This Week in Gun Rights is TTAG’s weekly roundup of legal, legislative and other news affecting guns, the gun business and gun owners’ rights.
Michigan to decide if students may bear arms on public college campuses
After nearly three and a half years, the Michigan Supreme Court will finally hear an appeal of a lower court’s decision to uphold a ban on the possession of firearms on University of Michigan’s campus. Unfortunately, the conditions for hearing the case are off to a bad start.
Per the order issued by the state supreme court, the party appealing the lower court’s decision must address “whether intermediate or strict judicial scrutiny applies in this case” and whether the University of Michigan’s anti-gun policy “reflects historical or traditional firearm restrictions within a university setting.”
What makes this case particularly interesting from a legal perspective is the obvious misinterpretation of SCOTUS precedent and clearly desired outcome implied by the court’s order. By asking if the university’s policy reflects the history and tradition of firearms restrictions solely within the context of a university setting, the court is attempting to reframe the standard set by the U.S. Supreme Court in District of Columbia v. Heller. In that case the High Court laid out the appropriate standard of review for determining whether gun laws are constitutional — whether text, history, and tradition exist and support the law in question.
The problem with the Michigan Supreme Court’s position is that the “text, history, and tradition” standard requires an examination of history and tradition preceding the nation’s founding. It has nothing to do with regulating carry on college campuses. There is no history or tradition of banning carry on campuses in colonial America, so the rule, like all restrictions on firearms possession on school properties across the nation, is blatantly unconstitutional and should be struck down.
North Carolina county refuses to process gun permit applications . . . again.
From behind the skirts of Harnett County Health Director Josh Rouse, Sheriff Wayne Coats announced earlier this week that his office would be suspending fingerprinting services, an essential component of firearms permit applications, for two weeks, or at least until November 23. The local CBS station provided the county’s infection rate, totaling about 2.4% of its population, apparently to provide some context justifying the sheriff’s decision.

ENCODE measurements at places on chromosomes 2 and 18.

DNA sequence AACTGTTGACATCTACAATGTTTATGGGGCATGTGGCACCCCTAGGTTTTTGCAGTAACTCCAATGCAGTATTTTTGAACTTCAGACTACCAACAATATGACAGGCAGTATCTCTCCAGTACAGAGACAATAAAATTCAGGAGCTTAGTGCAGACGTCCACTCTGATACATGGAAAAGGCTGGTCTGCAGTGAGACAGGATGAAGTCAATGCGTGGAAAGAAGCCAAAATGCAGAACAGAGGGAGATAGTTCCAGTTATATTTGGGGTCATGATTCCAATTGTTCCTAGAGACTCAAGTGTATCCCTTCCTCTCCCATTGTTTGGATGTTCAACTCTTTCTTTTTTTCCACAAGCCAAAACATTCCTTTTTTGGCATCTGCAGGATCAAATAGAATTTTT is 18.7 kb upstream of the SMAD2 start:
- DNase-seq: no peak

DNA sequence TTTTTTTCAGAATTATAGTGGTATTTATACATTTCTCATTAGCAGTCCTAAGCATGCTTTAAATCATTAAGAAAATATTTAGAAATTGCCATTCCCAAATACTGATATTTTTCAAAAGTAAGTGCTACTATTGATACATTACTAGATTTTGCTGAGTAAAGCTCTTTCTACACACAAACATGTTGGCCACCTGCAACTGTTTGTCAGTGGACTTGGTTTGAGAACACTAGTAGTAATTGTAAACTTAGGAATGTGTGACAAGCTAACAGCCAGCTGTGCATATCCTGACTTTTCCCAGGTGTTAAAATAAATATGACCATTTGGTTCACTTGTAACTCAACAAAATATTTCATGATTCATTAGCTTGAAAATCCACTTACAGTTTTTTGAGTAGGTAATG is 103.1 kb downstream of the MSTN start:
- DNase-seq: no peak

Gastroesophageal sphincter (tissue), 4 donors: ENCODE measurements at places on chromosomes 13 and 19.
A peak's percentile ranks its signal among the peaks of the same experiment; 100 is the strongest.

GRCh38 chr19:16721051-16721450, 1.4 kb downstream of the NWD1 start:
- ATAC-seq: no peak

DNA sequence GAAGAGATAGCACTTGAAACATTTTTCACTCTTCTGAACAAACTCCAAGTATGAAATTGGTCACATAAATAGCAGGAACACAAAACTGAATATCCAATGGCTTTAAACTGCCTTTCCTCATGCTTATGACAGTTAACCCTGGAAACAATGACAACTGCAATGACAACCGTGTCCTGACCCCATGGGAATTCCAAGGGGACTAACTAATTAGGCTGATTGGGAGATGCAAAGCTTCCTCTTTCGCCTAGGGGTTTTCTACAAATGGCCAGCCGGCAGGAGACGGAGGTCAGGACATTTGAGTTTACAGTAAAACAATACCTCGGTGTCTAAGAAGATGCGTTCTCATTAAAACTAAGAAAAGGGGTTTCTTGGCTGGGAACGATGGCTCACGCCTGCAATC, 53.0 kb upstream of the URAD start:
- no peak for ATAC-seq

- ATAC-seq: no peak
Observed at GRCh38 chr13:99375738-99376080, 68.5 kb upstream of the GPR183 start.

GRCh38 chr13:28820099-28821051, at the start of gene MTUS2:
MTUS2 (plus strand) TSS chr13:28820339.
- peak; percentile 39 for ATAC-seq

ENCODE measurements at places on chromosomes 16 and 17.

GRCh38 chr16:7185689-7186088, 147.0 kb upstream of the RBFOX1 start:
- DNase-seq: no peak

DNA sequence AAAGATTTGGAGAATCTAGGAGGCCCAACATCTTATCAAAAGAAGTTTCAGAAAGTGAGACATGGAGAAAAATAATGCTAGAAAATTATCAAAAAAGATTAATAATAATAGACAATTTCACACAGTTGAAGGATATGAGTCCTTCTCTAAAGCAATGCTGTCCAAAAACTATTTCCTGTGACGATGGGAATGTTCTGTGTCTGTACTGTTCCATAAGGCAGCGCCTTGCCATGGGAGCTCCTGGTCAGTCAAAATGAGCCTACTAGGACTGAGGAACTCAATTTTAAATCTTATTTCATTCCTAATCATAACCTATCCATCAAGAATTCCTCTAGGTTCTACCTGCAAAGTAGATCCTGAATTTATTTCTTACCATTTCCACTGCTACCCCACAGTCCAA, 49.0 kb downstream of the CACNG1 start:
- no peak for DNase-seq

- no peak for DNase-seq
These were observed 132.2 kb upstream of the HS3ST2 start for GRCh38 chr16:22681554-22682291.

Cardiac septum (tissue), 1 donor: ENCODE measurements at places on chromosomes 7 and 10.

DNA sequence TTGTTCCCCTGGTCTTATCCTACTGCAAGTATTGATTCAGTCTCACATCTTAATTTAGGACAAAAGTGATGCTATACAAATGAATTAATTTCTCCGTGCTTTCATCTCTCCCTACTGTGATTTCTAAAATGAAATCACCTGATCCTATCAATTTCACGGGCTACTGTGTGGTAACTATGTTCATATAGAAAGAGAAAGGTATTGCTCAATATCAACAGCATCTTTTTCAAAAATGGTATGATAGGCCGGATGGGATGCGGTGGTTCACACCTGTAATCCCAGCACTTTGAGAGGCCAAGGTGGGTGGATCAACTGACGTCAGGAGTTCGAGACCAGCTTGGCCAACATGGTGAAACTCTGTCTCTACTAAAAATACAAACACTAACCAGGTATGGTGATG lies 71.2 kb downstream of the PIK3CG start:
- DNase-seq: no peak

Nobody is arguing that infection concerns are illegitimate, but there’s no reason to suspend access to a service required to gain permission to exercise a constitutional right. If the county is so concerned about the spread of COVID, it should take reasonable steps to mitigate the probability of exposure.
Sheriff Coats said that his office would continue to provide other services from the door of his office. Perhaps it’s time to install a service window for walkup services. If some Plexiglass panes, gloves, and masks are good enough for fast food and other retail workers — people who face a constant risk of viral infection — I’m sure it would be fine for sheriff’s office staffers as well.
The obligation of the sheriff is to enforce the laws, and the Constitution is the Supreme Law of the Land – it’s time for Harnett County to remember that and get back to work.
Delawareans brace for more gun control proposals
Following this year’s election, Delawareans may suffer further setbacks to their gun rights. Democrats, led by recently reelected Governor John Carney, have been leading a push for more anti-gun legislation over the last several years.